There are interesting places everywhere, to be sure. But the not-so-museum-y-museums do raise a valid question: how welcoming an experience do they provide visitors? As much as I am always eager to explore, and as careful as I am to follow rules, there is still that lingering sense of “am I really supposed to be here?” Should I really be hanging out on the NIH campus when I am neither a medical professional nor a staff member nor a patient?

And I can’t exactly blame NIH for not spending more time making glossy exhibit guides or building a gift shop. (Or, if it already has these things, I can’t blame NIH for not making them more prominent to visitors.) Their business of curing diseases and treating patients does seem a wee bit more important.

So on that day, after spending as much time as I had available looking at valves and paintings, I left NIH, dropped my visitor badge in the hopefully correct receptacle, and walked the half mile to my decidedly un-museum-like doctor’s office, where, like most doctors’ offices, nary a person ever comes just to look at exhibits.

Medical Center-NIH is on the Red Line.

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Sit Down and Rest Ya Feet at Bethesda


The Bethesda Metro station is not near any museum I’ve ever visited, but it is near a lot of other things to do: free festivals throughout the year, art galleries, movie theaters, restaurants that are good for dates and family birthday dinners, as well as stores and doctors’ offices. Without setting foot in any building, you can see art all over Bethesda just walking down the street. Among all the uniquely shaped works are the Poetry Benches.

Poetry Bench in Bethesda

Poetry Bench in Bethesda

The Poetry Benches are scattered throughout downtown Bethesda, and they are bits of color and whimsy on which people can sit. Each one is carved into a curvy shape, painted with images, and emblazoned with a snippet of verse. The benches are fun and cute, and they add something cheerful to bus stops and sidewalks.

One of Silver Spring's Benches on the Block

One of Silver Spring’s Benches on the Block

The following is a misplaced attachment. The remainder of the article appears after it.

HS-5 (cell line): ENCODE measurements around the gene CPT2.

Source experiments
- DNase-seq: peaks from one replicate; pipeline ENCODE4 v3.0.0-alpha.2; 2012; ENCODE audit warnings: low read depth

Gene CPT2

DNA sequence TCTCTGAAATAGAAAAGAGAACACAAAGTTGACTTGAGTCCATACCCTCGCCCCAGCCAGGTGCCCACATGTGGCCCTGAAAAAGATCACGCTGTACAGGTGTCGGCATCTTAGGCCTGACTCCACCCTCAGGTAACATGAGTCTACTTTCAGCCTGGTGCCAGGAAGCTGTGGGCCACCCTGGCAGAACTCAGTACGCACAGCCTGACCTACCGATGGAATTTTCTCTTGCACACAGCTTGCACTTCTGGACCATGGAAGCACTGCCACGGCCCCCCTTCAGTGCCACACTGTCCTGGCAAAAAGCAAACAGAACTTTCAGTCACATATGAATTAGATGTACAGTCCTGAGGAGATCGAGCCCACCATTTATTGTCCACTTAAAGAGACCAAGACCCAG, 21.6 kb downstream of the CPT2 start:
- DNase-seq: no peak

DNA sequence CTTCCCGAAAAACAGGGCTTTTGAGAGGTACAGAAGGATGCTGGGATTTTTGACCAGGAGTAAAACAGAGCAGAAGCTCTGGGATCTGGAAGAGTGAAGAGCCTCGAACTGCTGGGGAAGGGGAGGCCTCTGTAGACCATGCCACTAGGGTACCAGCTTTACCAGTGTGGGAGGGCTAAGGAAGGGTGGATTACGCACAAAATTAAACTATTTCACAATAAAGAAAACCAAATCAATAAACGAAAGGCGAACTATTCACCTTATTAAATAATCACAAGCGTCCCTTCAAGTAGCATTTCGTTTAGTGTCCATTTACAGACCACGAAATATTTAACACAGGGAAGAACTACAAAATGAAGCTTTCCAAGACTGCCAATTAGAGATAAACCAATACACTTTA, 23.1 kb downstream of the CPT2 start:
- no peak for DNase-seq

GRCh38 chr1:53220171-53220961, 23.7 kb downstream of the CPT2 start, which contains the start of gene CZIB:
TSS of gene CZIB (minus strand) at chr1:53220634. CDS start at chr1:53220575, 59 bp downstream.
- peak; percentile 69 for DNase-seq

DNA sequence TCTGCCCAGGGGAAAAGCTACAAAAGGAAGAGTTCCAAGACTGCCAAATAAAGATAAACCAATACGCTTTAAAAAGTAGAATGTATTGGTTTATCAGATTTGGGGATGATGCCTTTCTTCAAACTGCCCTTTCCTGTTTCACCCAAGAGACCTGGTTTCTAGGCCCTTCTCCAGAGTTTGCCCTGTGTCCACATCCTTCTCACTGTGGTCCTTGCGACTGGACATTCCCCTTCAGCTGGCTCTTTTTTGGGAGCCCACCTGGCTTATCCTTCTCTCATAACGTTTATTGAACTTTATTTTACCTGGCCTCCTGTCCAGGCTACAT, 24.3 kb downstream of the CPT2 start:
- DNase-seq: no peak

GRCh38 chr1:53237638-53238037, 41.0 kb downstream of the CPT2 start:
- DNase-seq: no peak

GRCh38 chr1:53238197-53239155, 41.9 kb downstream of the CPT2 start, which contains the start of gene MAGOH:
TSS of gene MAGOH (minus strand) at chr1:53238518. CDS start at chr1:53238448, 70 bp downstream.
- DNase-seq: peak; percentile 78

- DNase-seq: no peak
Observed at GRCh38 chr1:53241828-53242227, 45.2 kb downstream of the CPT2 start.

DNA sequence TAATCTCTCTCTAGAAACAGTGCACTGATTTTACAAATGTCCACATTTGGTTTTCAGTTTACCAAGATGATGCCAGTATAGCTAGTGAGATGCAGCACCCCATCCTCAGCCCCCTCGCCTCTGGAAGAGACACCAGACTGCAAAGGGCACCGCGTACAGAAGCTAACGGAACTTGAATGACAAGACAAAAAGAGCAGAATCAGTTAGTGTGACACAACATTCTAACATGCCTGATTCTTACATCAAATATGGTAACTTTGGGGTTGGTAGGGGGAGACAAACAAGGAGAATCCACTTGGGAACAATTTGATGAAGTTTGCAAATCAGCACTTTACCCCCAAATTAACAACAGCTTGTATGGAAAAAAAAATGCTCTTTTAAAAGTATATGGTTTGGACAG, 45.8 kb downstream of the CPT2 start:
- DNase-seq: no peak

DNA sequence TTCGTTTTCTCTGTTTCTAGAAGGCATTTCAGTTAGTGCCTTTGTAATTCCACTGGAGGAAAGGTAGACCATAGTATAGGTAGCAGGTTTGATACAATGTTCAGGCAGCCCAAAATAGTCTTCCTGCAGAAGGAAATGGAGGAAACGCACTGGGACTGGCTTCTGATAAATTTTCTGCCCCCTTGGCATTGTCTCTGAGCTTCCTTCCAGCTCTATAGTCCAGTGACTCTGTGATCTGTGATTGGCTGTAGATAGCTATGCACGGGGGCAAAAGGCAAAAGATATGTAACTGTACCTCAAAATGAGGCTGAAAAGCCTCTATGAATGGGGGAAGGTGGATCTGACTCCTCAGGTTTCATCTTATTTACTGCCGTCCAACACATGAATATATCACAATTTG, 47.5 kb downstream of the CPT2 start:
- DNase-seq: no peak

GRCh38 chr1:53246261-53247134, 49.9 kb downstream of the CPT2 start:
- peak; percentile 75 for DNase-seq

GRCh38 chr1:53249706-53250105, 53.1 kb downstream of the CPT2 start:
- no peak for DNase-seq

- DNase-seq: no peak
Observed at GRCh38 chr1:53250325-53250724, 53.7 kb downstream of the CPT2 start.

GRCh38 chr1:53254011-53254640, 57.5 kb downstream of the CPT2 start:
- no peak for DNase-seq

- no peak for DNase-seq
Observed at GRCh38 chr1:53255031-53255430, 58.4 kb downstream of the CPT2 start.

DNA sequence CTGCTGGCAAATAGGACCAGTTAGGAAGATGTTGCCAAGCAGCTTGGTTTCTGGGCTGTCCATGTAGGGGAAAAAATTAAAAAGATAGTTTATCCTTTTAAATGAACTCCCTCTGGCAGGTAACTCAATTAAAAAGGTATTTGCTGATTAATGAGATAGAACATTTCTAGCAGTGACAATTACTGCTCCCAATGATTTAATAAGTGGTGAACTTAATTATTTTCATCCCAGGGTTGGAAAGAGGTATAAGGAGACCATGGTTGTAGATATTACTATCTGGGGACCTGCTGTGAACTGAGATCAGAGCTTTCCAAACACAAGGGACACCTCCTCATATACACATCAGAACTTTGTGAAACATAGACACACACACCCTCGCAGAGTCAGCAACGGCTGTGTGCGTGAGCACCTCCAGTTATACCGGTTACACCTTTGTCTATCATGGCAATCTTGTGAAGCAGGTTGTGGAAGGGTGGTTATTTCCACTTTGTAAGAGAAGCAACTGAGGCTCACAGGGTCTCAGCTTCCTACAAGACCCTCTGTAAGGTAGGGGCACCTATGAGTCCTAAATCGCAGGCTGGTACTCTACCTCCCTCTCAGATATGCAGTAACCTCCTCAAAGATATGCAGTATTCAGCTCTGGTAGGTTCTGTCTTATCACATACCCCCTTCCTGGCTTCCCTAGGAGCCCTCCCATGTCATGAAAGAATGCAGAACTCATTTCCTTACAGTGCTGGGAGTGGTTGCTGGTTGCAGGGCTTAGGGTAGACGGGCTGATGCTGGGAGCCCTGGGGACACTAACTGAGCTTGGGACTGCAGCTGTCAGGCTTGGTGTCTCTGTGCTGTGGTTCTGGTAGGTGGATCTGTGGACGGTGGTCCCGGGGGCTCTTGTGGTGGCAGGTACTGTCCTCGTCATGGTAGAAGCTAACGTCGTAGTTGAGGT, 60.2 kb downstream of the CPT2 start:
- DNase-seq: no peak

Bethesda is not the only place on its Metro line, or in its county, that has a series of public art pieces that are also places to sit. Silver Spring is glittered with the mosaic benches known as Benches on the Block, a project of Arts on the Block (a local arts organization for youth). The pastel tiles that the sitter leans his or her back against suggest abstract nature scenes.

The annual Please Sit on the Art project is another reason to love Takoma.

The annual Please Sit on the Art project is another reason to love Takoma.

In Takoma Park (and spilling over to also include Takoma DC), the annual series of reCYCLE (Please Sit on the Art) began in 2013. These pieces are all one-of-a-kind, and some are rather more comfortable to use as actual seats than others. (One work, despite the title of the exhibit as a whole, had a sign advising viewers not to sit on it.) Some have been animal shaped: butterfly, spider, octopus. Others have been fashioned to evoke games, traffic signs, seatbelts, and fairy tales.

The one downside to trying to go out and photograph all these pieces is that there might be someone sitting on them (and I just want a picture of the bench itself, not a photo of a potentially annoyed stranger just minding their own business). But the presence of people on the seats indicates that the pieces are serving their purpose as functional pieces of art that people notice and interact with.

Bethesda is on the Red Line.

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Champion of Human Rights at Friendship Heights


“Next station stop, Friendship Heights,” the Metro train driver announced once. “Last station stop in the District of Columbia. Also the first station stop in the state of Maryland.”

He was correct – with multiple entrances along the DC-Maryland border in NW DC, the Friendship Heights Metro is in both jurisdictions.

Gandhi Memorial Center

Gandhi Memorial Center

If you walk southwest along Western Avenue from the Metro, you will reach the Gandhi Memorial Center in about one mile, on the Bethesda, Maryland side of the street. Maintained by the not-for-profit Mahatma Gandhi Memorial Foundation, the Gandhi Memorial Center, according to the website, “houses headquarters for the Foundation, a library and special meeting rooms for lectures and films depicting the life and activities of Mahatma Gandhi and the cultural heritage of India.” It is staffed entirely by volunteers.

I visited the Center in 2014, when it was showing the art exhibit Akshara by Shanthi Chandrasekar. In this space dedicated to a historical figure and his culture and religion, an art exhibit was on display that explored the scientific underpinnings of language. It was a lot of interdisciplinary packed into a relatively small space.

On the day I visited, the artist herself happened to be there. She engaged me in interesting conversation about her work and its inspiration, like languages whose alphabets are ordered based on the degree to which the mouth opens when making the sound. In the course of our conversation, Chandrasekar brought up an idea that has stayed with me: that human institutions (such as the dowry and the caste system) start out with good intentions but then become corrupted. This outlook was different from what has generally been my belief, that humans’ intentions, as well as our ability to implement those intentions and achieve the desired outcome, gradually improve over time.